Thursday, August 11, 2011

A Dozen Reasons To Believe

OK, so the Bucs aren't the '27 Yankees. And guys like Jose Tabata, J-Mac, Ronny Cedeno, Jeff Karstens, and Pedro still have to prove they have what it takes over time. But this team is finally showing that Pittsburgh does have some ballplayers to suit up. We have a dozen reasons to believe down the road.

  • Starling Marte. In a year that many Pirate prospects took a step back, Marte has leaped to the head of the class at Altoona with a line of .320/9/43 with 18 stolen sacks. Hey, he still strikes out too much, walks too little, and needs to clear a few more fences, but Marte already has plus speed, plus glove, plus arm and contact ability, and at 22 is on an age appropriate track.
  • Chase d'Arnaud and Josh Harrison. Both may end up role players, and guess what - that ain't bad. The pair add energy to the team, and sure as heck beat Bobby Crosby and Ramon Vazquez as options.
  • Alex Presley. The little lefty was a sparkplug before a nerve injury to his thumb sidelined him. His glove and wheels play, and if his small 2011 sample is any indicator, the Bucco OF will be one piece of the puzzle that's filled.
  • Mike McKenry. OK, so he's as likely to swing at a ball a foot outside the plate as a strike. Big deal. The Pirates had a black hole - Wyatt Toregas ring a bell? - until the FO snatched him from the wilds of AAA. Scoobie Doo is likely to be a backup next year, but he's been a St. Bernard this season.
  • Anthony Watson & Danny Moskos. Both guys were sorta considered lefty bull pen possibilities in the spring, and both have shown through the season that they're not out of place on a Major League mound. Watson, in fact, was impressive enough that the FO may consider returning him to a starting role. 
  • Clint Hurdle. Yah, tactically he's not exactly Hannibal, and his bullpen management is by the numbers, which is usually, but not always, just dandy. But he's set the right tone, getting his bench involved, putting his players in the right defensive position, sitting guys when they have brain cramps, and not allowing excuses when injuries rocked the squad. He's everywhere and loudly, the kind of consistent, hands-on guy that a younger team thrives under.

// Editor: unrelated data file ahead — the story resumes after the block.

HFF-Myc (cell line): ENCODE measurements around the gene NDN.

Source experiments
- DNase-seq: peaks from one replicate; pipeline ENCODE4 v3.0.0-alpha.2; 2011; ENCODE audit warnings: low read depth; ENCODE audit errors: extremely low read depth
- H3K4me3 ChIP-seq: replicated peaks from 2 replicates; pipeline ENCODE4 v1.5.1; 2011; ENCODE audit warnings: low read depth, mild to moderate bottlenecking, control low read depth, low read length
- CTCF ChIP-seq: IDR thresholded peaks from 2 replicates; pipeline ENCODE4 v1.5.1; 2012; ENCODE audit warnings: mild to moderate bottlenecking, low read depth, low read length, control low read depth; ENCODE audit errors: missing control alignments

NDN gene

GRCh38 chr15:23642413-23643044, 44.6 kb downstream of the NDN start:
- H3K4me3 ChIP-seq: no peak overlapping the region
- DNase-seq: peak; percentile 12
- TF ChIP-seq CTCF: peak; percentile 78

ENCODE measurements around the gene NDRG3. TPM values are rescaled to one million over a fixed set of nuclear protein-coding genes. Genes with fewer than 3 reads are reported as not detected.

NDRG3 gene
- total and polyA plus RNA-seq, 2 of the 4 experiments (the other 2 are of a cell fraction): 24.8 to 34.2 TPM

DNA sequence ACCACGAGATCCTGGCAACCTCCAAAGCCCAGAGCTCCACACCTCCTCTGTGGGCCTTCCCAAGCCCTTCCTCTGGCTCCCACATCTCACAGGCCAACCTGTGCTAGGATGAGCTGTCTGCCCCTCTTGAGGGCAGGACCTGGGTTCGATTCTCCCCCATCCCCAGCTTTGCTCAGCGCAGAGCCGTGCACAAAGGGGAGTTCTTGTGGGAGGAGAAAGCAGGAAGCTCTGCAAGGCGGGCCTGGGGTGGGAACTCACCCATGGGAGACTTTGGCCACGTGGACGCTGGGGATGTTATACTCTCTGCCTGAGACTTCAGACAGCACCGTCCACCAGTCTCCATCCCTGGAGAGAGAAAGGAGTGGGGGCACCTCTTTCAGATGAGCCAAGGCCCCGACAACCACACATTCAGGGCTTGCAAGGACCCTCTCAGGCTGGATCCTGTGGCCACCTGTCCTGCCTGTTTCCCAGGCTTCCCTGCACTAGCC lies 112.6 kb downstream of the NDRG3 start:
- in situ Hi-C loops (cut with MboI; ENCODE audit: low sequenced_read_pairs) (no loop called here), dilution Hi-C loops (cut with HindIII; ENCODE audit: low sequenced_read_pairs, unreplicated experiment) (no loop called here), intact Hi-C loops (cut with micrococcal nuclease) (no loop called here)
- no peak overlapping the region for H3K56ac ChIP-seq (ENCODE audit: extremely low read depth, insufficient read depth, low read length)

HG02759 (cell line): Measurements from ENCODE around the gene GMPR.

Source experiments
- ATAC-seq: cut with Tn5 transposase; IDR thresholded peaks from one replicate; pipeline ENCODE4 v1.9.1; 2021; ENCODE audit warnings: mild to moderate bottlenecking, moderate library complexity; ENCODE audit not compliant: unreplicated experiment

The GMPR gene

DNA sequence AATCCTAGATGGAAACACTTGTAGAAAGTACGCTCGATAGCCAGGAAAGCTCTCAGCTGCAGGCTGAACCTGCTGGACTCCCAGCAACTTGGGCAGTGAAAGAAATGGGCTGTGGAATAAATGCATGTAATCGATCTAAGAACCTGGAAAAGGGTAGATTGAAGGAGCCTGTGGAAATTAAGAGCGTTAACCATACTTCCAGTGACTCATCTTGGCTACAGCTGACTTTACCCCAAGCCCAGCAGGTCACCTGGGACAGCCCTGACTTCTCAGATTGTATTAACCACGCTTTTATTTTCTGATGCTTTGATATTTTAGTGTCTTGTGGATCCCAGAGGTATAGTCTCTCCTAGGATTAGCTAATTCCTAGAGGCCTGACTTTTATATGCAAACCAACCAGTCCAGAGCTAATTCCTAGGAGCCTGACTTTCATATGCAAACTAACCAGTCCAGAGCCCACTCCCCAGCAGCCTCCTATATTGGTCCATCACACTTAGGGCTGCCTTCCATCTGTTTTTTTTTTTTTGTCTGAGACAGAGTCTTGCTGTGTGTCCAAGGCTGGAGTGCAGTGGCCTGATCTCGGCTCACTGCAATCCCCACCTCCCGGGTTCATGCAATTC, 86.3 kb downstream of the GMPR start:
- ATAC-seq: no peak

• Chris Resop, Jose Veras and D-Mac. The trio were brought in to be bridge men for Hanny and Evan Meek. Well, Meek has been hors d' combat for ages, and the threesome have picked up a lot of face team against the league's best batsmen in high-leverage spots. They've had a misfire or two, but the bullpen goes the way they roll.
  • Paul Maholm. Yah, we know his contract makes him an iffy part of the future, but we think Pittsburgh is remiss if they don't tie him up with a three year deal in the $21-24M range even if they plan long-term to move him. It's possible he's just having one of his occasional strong seasons, but we think his new found dedication to working both sides of the dish will give the inning eater the consistency that's been absent in the pass.
  • Charlie Morton. No, we don't think he's the new Roy Holliday. But we do think that his revamped mechanics will only get better. Falling in love with his sinker made him a killer to righties and a patsy to lefties, and that still plagues him and he's aware. Once he learns to command his change and four-seamer, that should become less of a problem in coming years.
  • Joel Hanrahan. The FO gave him the closer's job by default, and he's grabbed it by the horns. He's been in hiatus lately, but the Bucs are bound in the next six weeks to be in a few more grinders, and you just know Hanny will bring those games home.
  • Neil Walker. The Pittsburgh Kid had some ups and downs, but he looks like his bat and glove will play well at second. He makes half a play more this year than last (5 to 4-1/2), and that's worth 81 outs, or three full games, of improvement in addition to being the NL 2B leader in DPs. His RISP and BA are virtually identical, showing a steadiness and maturity at the dish.
  • Andrew McCutchen. McCutch isn't immune to slumps, steals and bunts his way on way too little for a human bullet, and he still airmails the odd throw. But he's the face of the team and its most talented player, as shown by Hurdle's shell game with him in the lineup. Plug him in anywhere and you've got yourself a ballplayer. 

This team is where it is because the pitching has held up and because the bailing wire-and-spit lineup is wrapped around McCutch and Walker, who never take a day off. Those two guys are worth the price of admission, and look out when the Bucs finally build a team around them.

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